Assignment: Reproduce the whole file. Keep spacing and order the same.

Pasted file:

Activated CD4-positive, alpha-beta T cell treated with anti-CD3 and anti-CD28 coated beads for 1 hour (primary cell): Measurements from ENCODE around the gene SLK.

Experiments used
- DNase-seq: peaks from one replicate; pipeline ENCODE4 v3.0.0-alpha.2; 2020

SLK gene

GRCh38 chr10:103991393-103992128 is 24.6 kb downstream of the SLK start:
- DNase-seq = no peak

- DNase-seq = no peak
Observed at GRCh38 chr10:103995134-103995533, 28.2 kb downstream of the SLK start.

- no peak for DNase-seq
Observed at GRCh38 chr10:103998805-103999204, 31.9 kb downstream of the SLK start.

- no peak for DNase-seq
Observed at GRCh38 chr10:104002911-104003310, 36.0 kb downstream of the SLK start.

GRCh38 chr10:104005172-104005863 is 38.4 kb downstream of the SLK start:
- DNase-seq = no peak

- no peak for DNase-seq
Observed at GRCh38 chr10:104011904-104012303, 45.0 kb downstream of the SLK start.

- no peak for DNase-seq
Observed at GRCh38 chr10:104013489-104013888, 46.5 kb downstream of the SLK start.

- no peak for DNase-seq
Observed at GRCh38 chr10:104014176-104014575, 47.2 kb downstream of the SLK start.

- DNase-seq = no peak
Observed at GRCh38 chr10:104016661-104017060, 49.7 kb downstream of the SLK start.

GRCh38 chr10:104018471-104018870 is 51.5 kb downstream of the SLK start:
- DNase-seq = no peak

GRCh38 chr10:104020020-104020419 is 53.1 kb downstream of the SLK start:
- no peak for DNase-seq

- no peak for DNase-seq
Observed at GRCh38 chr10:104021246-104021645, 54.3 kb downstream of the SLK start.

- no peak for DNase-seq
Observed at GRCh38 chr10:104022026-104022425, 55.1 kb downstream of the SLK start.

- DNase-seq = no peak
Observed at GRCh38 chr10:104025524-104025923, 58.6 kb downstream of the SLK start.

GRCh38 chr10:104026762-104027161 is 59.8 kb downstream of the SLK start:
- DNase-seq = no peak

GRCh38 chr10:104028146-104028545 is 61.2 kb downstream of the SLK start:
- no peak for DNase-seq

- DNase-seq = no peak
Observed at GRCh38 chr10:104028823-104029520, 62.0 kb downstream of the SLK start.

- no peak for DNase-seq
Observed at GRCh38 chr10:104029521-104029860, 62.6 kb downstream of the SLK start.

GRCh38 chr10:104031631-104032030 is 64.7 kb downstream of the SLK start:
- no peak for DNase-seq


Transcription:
Activated CD4-positive, alpha-beta T cell treated with anti-CD3 and anti-CD28 coated beads for 1 hour (primary cell): Measurements from ENCODE around the gene SLK.

Experiments used
- DNase-seq: peaks from one replicate; pipeline ENCODE4 v3.0.0-alpha.2; 2020

SLK gene

GRCh38 chr10:103991393-103992128 is 24.6 kb downstream of the SLK start:
- DNase-seq = no peak

- DNase-seq = no peak
Observed at GRCh38 chr10:103995134-103995533, 28.2 kb downstream of the SLK start.

- no peak for DNase-seq
Observed at GRCh38 chr10:103998805-103999204, 31.9 kb downstream of the SLK start.

- no peak for DNase-seq
Observed at GRCh38 chr10:104002911-104003310, 36.0 kb downstream of the SLK start.

GRCh38 chr10:104005172-104005863 is 38.4 kb downstream of the SLK start:
- DNase-seq = no peak

- no peak for DNase-seq
Observed at GRCh38 chr10:104011904-104012303, 45.0 kb downstream of the SLK start.

- no peak for DNase-seq
Observed at GRCh38 chr10:104013489-104013888, 46.5 kb downstream of the SLK start.

- no peak for DNase-seq
Observed at GRCh38 chr10:104014176-104014575, 47.2 kb downstream of the SLK start.

- DNase-seq = no peak
Observed at GRCh38 chr10:104016661-104017060, 49.7 kb downstream of the SLK start.

GRCh38 chr10:104018471-104018870 is 51.5 kb downstream of the SLK start:
- DNase-seq = no peak

GRCh38 chr10:104020020-104020419 is 53.1 kb downstream of the SLK start:
- no peak for DNase-seq

- no peak for DNase-seq
Observed at GRCh38 chr10:104021246-104021645, 54.3 kb downstream of the SLK start.

- no peak for DNase-seq
Observed at GRCh38 chr10:104022026-104022425, 55.1 kb downstream of the SLK start.

- DNase-seq = no peak
Observed at GRCh38 chr10:104025524-104025923, 58.6 kb downstream of the SLK start.

GRCh38 chr10:104026762-104027161 is 59.8 kb downstream of the SLK start:
- DNase-seq = no peak

GRCh38 chr10:104028146-104028545 is 61.2 kb downstream of the SLK start:
- no peak for DNase-seq

- DNase-seq = no peak
Observed at GRCh38 chr10:104028823-104029520, 62.0 kb downstream of the SLK start.

- no peak for DNase-seq
Observed at GRCh38 chr10:104029521-104029860, 62.6 kb downstream of the SLK start.

GRCh38 chr10:104031631-104032030 is 64.7 kb downstream of the SLK start:
- no peak for DNase-seq